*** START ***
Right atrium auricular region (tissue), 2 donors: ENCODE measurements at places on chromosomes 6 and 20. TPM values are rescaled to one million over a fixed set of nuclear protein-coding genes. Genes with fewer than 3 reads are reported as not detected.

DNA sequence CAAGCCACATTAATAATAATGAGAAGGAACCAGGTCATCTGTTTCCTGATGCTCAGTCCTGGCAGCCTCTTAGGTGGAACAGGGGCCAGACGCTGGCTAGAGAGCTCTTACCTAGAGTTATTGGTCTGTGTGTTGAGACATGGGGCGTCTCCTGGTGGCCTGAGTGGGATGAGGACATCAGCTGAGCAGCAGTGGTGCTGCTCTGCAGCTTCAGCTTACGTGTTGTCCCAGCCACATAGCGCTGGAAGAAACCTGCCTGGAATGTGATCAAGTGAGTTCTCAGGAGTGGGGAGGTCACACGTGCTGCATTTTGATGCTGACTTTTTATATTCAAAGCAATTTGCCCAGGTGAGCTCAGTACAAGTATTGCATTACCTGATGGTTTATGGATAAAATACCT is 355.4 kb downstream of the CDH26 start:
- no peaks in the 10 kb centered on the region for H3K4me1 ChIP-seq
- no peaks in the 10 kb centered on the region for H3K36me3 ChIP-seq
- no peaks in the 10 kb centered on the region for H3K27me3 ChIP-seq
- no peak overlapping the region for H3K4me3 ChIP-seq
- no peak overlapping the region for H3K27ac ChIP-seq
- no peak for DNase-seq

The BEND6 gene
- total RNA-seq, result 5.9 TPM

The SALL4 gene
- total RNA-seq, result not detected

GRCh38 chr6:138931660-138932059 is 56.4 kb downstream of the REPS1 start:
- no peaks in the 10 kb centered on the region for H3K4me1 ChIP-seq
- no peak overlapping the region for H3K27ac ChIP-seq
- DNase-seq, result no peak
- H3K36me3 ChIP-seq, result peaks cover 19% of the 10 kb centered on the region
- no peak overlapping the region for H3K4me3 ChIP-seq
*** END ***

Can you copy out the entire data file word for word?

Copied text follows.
Right atrium auricular region (tissue), 2 donors: ENCODE measurements at places on chromosomes 6 and 20. TPM values are rescaled to one million over a fixed set of nuclear protein-coding genes. Genes with fewer than 3 reads are reported as not detected.

DNA sequence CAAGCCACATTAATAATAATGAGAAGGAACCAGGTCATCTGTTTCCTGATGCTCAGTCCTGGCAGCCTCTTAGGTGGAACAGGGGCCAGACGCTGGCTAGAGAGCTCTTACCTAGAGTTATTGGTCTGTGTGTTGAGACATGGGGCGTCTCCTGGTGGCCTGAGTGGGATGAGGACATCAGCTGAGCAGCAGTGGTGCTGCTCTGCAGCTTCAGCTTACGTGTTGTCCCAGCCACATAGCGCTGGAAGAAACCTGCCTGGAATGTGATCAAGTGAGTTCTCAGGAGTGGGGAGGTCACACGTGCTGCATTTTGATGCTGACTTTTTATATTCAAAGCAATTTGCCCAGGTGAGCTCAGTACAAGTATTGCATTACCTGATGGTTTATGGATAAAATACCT is 355.4 kb downstream of the CDH26 start:
- no peaks in the 10 kb centered on the region for H3K4me1 ChIP-seq
- no peaks in the 10 kb centered on the region for H3K36me3 ChIP-seq
- no peaks in the 10 kb centered on the region for H3K27me3 ChIP-seq
- no peak overlapping the region for H3K4me3 ChIP-seq
- no peak overlapping the region for H3K27ac ChIP-seq
- no peak for DNase-seq

The BEND6 gene
- total RNA-seq, result 5.9 TPM

The SALL4 gene
- total RNA-seq, result not detected

GRCh38 chr6:138931660-138932059 is 56.4 kb downstream of the REPS1 start:
- no peaks in the 10 kb centered on the region for H3K4me1 ChIP-seq
- no peak overlapping the region for H3K27ac ChIP-seq
- DNase-seq, result no peak
- H3K36me3 ChIP-seq, result peaks cover 19% of the 10 kb centered on the region
- no peak overlapping the region for H3K4me3 ChIP-seq